From Thighland to Thailand

March 3, 2014

Thailand 5.9

Filed under: Uncategorized — markchinmd @ 11:44 am

March 2, 2014-Sunday


Thailand/Myanmar 5.9


We waved goodbye to Myanmar today and continued on our second leg of our journey.  We looked forward to getting to familiar grounds in Chiang Rai and to see old friends.  For Lena and I it was good to see Jennifer and we await patiently to see Allison, our youngest daughter.  Yippee!  My GIRL!


We got through check-in and customs with our 50 pieces of luggage and bins many overweight but we’re lucky they are lenient because they don’t want to spend the time waiting for us to repack or shift items around.  This makes Bill happy and also relieved (He and the Lowes spent hours last night rearranging things to meet the weight limits.)  We said goodbye to Dr. Kyin Kyin Oo and Dr. Chaw Chaw, some of the Burmese doctors, who said “farewell but not goodbye” and wishes us to come back next year to Myanmar.  Maybe; but no promises.


Myanmar left us lasting impressions.  The villages around Myit Wa appear to be economically poor by our standards but the people are friendly and full of spirit, fight, and have a great work ethic.  They suffer because of accidents and on the job injuries, accumulative trauma, such as repetitive stress injuries.  Everyday UV exposure and injuries lead to blindness, sometimes even at such a young age.  Smiles that developed as they tested their glasses and experiencing clear vision was priceless.  The children who received dental care do not display the typical fear toward dentists or needles from injections, rather exhibit a sense of comfort, perhaps relief, toward the health care provider.  I heard very little complaints or cries from what we were doing.  Maybe they accepted their temporary discomfort in exchange for their anticipated benefit.  The medical patients gladly accepted our advice and medications.  Even the vitamin shots were thought to be of great value to them.  They are grateful and appreciative as well as hospitable.  They accepted my “cut to cure” attitude even though I didn’t know exactly what I was cutting out, or getting into, but we all agreed that it shouldn’t be there, and, well, I’m here and you’re here, so let’s go for it.  The highlight for me was to make a young boy’s hand more functional and that at the end of the procedure he was able to do a “high five” instead of a “high four.”  My trust in the Lord grows stronger day by day especially in these situations.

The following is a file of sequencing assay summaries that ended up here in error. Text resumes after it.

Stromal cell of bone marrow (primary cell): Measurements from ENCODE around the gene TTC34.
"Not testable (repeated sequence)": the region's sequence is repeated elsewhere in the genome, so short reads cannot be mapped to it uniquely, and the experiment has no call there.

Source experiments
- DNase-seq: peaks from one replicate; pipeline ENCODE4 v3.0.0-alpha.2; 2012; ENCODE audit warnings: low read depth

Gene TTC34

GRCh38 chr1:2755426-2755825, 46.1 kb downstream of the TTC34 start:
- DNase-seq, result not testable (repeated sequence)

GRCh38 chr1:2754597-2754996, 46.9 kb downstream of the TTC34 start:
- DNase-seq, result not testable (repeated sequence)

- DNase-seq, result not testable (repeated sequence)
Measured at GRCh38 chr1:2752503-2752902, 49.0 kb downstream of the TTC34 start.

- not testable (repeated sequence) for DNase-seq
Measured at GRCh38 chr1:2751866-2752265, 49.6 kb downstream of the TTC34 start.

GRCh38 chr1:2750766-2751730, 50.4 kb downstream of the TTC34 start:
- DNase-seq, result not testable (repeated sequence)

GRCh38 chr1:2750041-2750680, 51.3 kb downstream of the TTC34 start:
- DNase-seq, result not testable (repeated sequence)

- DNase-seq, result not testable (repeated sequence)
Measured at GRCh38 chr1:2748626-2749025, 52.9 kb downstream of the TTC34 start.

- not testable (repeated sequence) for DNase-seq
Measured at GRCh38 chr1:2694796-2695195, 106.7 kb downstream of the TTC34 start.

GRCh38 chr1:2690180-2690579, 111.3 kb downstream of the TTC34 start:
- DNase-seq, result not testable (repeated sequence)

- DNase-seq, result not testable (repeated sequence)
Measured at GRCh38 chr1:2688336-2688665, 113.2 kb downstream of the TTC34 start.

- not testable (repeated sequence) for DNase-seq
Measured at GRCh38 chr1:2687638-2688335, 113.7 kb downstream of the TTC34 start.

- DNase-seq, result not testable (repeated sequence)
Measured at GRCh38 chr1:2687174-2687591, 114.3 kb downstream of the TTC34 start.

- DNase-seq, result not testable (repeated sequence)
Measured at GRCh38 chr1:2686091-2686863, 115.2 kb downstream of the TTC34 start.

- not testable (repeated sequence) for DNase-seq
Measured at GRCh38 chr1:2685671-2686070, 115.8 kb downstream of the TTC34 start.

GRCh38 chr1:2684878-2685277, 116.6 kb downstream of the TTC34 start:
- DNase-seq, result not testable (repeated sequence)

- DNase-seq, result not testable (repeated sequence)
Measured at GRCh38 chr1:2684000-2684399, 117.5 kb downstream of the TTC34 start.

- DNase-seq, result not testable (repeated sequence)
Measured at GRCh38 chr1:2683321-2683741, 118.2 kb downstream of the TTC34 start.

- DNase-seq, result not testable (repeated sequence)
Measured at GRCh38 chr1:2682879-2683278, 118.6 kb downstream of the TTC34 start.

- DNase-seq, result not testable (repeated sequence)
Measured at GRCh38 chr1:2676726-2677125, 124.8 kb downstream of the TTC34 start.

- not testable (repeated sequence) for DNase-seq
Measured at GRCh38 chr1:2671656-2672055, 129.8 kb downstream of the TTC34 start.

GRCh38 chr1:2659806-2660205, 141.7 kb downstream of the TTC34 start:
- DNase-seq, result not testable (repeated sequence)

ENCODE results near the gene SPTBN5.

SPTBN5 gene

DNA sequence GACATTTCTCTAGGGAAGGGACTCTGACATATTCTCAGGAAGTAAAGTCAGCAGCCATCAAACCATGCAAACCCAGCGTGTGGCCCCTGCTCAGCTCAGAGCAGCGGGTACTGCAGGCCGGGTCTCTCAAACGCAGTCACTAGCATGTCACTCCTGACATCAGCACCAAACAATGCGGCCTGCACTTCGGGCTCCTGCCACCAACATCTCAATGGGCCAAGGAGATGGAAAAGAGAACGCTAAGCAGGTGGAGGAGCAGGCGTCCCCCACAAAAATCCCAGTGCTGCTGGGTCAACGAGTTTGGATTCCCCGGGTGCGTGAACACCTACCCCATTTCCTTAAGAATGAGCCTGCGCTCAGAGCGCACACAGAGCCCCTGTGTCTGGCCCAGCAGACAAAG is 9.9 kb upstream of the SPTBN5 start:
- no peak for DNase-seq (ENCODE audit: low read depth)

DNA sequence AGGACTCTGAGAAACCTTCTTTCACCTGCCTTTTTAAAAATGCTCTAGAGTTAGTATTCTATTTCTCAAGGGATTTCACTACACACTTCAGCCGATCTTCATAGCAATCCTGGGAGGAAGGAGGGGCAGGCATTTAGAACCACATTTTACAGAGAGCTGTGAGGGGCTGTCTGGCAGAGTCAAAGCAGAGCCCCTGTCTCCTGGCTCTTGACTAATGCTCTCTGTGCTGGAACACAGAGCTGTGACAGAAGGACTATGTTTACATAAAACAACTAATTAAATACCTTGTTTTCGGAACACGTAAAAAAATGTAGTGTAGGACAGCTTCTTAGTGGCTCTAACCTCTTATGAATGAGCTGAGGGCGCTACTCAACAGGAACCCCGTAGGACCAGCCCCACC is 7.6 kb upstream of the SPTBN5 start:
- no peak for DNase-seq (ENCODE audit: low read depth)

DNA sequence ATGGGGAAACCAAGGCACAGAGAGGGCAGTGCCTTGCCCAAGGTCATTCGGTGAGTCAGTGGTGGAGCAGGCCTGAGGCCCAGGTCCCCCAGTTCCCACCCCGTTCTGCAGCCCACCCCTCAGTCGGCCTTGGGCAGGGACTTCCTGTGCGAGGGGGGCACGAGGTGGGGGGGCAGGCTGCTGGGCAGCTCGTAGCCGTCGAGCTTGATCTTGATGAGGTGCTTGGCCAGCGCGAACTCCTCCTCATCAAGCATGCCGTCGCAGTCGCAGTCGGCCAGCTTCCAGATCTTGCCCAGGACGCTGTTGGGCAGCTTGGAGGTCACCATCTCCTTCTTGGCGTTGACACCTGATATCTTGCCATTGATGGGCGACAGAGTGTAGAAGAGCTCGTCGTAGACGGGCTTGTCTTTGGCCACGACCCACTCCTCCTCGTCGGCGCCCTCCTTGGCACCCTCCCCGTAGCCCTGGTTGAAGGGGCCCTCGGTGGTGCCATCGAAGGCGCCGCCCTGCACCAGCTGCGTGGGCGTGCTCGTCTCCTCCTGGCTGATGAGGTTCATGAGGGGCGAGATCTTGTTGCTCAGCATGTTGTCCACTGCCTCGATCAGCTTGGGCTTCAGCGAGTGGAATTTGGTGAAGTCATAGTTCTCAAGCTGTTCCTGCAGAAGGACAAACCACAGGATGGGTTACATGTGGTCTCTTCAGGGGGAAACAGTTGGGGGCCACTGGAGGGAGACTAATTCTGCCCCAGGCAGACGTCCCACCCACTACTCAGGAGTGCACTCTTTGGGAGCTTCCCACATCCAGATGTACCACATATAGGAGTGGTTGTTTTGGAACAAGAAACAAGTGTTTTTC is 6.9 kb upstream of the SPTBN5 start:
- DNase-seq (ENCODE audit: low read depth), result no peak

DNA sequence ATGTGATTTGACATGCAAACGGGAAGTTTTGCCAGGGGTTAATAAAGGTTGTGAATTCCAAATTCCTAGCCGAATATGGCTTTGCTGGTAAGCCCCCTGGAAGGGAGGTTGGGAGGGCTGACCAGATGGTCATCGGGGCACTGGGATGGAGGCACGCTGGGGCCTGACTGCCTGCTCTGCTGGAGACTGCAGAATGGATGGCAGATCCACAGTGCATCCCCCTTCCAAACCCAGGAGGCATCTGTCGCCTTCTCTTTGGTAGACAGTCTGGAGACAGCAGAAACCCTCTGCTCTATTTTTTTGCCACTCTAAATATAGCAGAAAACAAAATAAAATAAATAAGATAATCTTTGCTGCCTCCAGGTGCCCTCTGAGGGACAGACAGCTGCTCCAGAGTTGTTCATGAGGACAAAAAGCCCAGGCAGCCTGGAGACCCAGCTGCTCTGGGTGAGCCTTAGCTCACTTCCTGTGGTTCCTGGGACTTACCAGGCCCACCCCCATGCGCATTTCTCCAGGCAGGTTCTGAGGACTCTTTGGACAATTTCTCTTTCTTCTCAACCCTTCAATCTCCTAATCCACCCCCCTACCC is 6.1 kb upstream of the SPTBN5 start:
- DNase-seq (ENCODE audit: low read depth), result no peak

One of the eye clinic’s interpreters was a professor at a Buddhist University and Lena asked her “What do the villagers think of Christians coming to your country?” She replied, “You are welcomed because Christians are known to be missionaries that show love, compassion, and kindness.”


We left Myanmar with mixed feelings wanting to leave our personal health issues behind (no pun intended).  There is still so much to be done so I guess we have to go back.  Any one second that?


We got a warm welcome at the Chiang Rai airport with Ghan, Ali, Blah, Gi, Lin, and Wen (the one who wanted the baby doll that Luka had been carrying all over Southeast Asia in an Ashton Drake box.)  I’m surprised that customs didn’t spend more time examining this doll.   What is a grown man carrying a really ugly wrinkled smooched face looking baby Jacob doll (don’t tell Wen, ask Ming, he agrees.)  I really hope it wasn’t modeled after a real baby, otherwise I’m sorry for those comments to the parents.  I’m sure YOU think he’s beautiful. I’m surprised they didn’t think he was smuggling drugs in the doll.  But Wen was really excited as she already was carrying it with her like a proud parent.


Customs had to sample a few of our 25 bins, which made Bill nervous, but with Luka interpreting, we did just fine.  However, it was too bad for Ming and Luka, who traveled on a different airline and didn’t get their luggage yet.  Seeing the AYDC group was like old times.


We got to see the bus/truck that FCBC purchased for them for the first time.  It read: BY: FCBC, Fresno, CA, USA.  It was very nice and comfortable and, most of all, reliable.  It was very satisfying for us to think that it is safer to transport the children, rather than that old yellow bus. 


We approached our home away from home, the Golden Triangle Inn.  We are the last guests that are going to be here.  They may be selling it so we may loose our beloved little 2-star hotel.  Are we really, or am I being too sentimental?  After we found this out a group of foreign investors suddenly appeared.  Perhaps, the Akha can run it and make money to support the villages.   Maybe it can provide employment to some of them.  Can it somehow help support the ministry?  Hmmm…


While Linh battled back from her deathbed I think that she is almost 100%.  I saw some dried brown liquid on her pants but she claims that the flight attendant spilled coffee on her.  Yeah, right.  Well the “bug” finally caught up to Lisa and she will be out for tomorrow’s clinic at the Health Ministry.  Oh no; down to one optometrist.  Not good.  But we do define ourselves as a TEAM.  There is no “I” in team.  We have been able to step it up when we need to and to fill in where there is a void.  The Wu’s remain behind in Myanmar and Trevour Zin to visit family but gain Ali and the AYDC clan. We thank Trevour for his efforts, connections, and his family’s passion to help the people of Myanmar.  Without Trevour’s help this portion of the trip may not have been possible.


We are all good.  Mark

1 Comment »

  1. Did all the medication bins get through? We ahve been praying for that to happen with no problems. You didn’t mention it, so I am assuming god was once again fulfilling prayers. Praise be to His power to heal and to save and thwart the efforts of the one who is against healing and saving!

    Comment by Darleen Stukey — March 4, 2014 @ 5:28 am

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